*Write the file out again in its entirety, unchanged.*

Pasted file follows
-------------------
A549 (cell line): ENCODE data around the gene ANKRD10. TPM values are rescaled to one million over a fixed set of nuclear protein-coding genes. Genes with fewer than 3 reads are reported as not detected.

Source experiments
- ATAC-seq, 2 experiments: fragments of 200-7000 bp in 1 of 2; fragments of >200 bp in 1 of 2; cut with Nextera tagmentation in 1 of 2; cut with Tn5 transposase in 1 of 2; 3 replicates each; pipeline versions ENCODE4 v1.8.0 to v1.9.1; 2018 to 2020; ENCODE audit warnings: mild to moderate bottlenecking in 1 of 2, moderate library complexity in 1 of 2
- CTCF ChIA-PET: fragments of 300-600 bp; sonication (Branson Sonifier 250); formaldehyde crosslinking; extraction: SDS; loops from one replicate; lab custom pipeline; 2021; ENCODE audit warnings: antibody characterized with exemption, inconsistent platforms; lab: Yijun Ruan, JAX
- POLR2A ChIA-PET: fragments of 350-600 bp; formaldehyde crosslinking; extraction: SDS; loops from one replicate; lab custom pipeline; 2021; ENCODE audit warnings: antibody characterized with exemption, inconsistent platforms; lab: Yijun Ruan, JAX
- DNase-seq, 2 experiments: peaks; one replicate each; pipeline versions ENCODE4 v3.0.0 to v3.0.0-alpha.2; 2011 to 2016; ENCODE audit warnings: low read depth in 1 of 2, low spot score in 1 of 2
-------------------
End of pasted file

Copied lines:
A549 (cell line): ENCODE data around the gene ANKRD10. TPM values are rescaled to one million over a fixed set of nuclear protein-coding genes. Genes with fewer than 3 reads are reported as not detected.

Source experiments
- ATAC-seq, 2 experiments: fragments of 200-7000 bp in 1 of 2; fragments of >200 bp in 1 of 2; cut with Nextera tagmentation in 1 of 2; cut with Tn5 transposase in 1 of 2; 3 replicates each; pipeline versions ENCODE4 v1.8.0 to v1.9.1; 2018 to 2020; ENCODE audit warnings: mild to moderate bottlenecking in 1 of 2, moderate library complexity in 1 of 2
- CTCF ChIA-PET: fragments of 300-600 bp; sonication (Branson Sonifier 250); formaldehyde crosslinking; extraction: SDS; loops from one replicate; lab custom pipeline; 2021; ENCODE audit warnings: antibody characterized with exemption, inconsistent platforms; lab: Yijun Ruan, JAX
- POLR2A ChIA-PET: fragments of 350-600 bp; formaldehyde crosslinking; extraction: SDS; loops from one replicate; lab custom pipeline; 2021; ENCODE audit warnings: antibody characterized with exemption, inconsistent platforms; lab: Yijun Ruan, JAX
- DNase-seq, 2 experiments: peaks; one replicate each; pipeline versions ENCODE4 v3.0.0 to v3.0.0-alpha.2; 2011 to 2016; ENCODE audit warnings: low read depth in 1 of 2, low spot score in 1 of 2